Introduction In Taiwan, national tobacco use surveys show that e-cigarette use has increased since 2014 among youth, while, at the same time, conventional cigarette smoking has continuously decreased. The purpose of this study is to examine whether the increased popularity of e-cigarettes has undermined this favourable declining trend for cigarette smoking.
Methods We examined conventional cigarette and e-cigarette prevalence among male high school students (aged 16–18 years) and adults from 2004 to 2017, using data from cross-sectional nationally representative surveys. Applying interrupted time series analysis, we assessed whether there was a change in trend in 2014, when e-cigarette use started to gain popularity from long-term trends in prior years (2004–2013).
Results E-cigarette use prevalence increased from 2.5% in 2014 to 6.4% in 2017 among male high school students but was negligible among male adults, declining from 1.4% in 2015 to 0.8% in 2017. The annual relative decline in the cigarette smoking rate after e-cigarettes started to gain popularity was greater (−10%) than the long-term trend (−2%) among high school students. Among adults, the change in trend over time after e-cigarettes started to gain popularity was not significant (ie, not significantly different from 0).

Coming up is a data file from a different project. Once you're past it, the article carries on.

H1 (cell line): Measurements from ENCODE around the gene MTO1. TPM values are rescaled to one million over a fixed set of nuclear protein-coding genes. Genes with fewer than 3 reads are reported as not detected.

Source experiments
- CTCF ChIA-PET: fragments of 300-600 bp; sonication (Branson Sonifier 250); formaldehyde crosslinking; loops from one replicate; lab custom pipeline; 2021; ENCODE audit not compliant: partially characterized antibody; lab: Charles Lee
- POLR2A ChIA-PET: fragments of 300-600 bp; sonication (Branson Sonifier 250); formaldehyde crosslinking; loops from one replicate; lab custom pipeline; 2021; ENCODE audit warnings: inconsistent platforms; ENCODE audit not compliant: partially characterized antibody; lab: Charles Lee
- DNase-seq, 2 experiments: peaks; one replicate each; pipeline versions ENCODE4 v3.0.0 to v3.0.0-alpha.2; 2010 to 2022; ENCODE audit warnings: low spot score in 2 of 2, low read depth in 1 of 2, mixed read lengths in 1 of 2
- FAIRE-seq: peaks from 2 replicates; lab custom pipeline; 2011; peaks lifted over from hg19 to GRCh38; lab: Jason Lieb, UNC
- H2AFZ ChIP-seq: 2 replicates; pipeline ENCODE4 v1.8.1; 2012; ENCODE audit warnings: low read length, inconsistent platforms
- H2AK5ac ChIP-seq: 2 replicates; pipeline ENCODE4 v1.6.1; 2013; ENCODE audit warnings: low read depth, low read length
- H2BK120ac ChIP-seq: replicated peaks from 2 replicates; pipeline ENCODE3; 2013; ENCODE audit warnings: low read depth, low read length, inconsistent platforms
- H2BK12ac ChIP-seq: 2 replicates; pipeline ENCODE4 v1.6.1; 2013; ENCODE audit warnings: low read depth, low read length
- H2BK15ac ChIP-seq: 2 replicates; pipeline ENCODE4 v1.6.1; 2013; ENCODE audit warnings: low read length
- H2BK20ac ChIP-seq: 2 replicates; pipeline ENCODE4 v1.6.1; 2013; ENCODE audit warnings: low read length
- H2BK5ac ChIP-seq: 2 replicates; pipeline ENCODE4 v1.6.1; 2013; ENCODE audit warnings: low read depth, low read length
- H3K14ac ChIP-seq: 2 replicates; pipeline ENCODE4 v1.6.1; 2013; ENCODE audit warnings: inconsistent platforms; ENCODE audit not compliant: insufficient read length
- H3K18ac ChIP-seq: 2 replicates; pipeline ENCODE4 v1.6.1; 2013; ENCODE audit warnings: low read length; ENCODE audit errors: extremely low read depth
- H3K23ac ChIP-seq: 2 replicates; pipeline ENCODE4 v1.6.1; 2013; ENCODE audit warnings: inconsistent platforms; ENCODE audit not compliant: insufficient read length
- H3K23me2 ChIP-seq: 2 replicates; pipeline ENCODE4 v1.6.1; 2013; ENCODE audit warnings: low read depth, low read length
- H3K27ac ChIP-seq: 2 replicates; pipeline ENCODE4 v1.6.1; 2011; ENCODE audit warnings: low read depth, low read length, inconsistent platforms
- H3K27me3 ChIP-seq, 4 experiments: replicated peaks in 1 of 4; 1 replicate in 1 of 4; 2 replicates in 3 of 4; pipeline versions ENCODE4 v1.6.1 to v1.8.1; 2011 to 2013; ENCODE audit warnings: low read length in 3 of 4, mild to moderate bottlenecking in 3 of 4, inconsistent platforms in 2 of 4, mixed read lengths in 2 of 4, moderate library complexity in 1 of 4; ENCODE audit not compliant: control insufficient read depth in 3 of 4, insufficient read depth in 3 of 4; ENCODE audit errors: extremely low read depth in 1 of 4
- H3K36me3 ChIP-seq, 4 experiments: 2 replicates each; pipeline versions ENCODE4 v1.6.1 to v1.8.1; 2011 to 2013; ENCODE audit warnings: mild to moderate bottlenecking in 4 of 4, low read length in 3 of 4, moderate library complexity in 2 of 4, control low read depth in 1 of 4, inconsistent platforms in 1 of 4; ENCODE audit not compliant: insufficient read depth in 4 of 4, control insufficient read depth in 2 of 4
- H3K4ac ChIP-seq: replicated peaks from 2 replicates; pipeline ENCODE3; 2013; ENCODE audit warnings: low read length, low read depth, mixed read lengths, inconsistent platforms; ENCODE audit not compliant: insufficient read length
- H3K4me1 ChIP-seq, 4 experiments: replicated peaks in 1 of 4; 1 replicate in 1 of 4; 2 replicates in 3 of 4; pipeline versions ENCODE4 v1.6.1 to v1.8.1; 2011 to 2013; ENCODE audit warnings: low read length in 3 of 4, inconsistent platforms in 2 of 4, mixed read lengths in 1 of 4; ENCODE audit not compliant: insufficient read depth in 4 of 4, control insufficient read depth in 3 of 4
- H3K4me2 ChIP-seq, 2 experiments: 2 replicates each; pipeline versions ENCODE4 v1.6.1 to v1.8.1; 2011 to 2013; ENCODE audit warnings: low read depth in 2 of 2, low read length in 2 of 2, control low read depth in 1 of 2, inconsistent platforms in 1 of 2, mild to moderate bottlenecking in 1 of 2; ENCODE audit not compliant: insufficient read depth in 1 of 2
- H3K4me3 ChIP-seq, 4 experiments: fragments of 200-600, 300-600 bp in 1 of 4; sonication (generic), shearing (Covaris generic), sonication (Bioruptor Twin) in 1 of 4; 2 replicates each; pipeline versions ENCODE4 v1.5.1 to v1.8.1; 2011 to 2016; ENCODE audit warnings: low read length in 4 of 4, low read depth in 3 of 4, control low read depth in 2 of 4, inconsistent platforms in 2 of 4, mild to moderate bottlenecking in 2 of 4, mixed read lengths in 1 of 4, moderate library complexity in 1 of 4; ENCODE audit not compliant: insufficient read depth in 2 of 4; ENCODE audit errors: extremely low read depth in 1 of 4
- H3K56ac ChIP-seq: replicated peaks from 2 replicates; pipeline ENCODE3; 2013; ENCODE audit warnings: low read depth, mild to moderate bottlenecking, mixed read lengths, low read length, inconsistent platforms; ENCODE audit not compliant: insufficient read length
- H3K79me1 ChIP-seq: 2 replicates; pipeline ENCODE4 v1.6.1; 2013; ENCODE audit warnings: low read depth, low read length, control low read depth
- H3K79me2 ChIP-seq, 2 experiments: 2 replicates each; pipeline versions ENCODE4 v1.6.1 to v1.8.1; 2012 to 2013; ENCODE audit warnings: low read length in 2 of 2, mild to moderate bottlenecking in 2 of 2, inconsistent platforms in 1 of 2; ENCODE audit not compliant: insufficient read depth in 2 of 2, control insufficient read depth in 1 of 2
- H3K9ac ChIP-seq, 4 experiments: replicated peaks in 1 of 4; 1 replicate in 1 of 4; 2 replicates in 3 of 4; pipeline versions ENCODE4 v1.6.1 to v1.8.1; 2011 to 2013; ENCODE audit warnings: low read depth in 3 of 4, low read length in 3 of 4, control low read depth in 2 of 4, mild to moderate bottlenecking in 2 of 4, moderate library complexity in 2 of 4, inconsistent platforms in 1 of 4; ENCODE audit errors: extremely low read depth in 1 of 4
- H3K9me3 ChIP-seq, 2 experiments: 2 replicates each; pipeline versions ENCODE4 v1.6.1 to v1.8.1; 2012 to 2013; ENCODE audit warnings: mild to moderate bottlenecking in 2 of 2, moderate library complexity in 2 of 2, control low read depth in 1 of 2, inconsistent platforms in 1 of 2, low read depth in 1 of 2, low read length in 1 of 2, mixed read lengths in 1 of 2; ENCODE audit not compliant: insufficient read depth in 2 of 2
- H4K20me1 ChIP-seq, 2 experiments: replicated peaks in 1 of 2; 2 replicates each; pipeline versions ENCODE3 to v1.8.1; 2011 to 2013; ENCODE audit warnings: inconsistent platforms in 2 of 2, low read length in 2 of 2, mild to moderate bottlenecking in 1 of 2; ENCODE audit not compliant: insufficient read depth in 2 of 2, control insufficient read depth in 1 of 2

Conclusions The increased popularity of e-cigarettes since 2014 is associated with a greater decline in youth smoking, compared with previous years. On the contrary, e-cigarette use has remained very low among Taiwanese male adults and no additional impact on the conventional smoking trend is found.
- electronic nicotine delivery devices
- surveillance and monitoring
- global health
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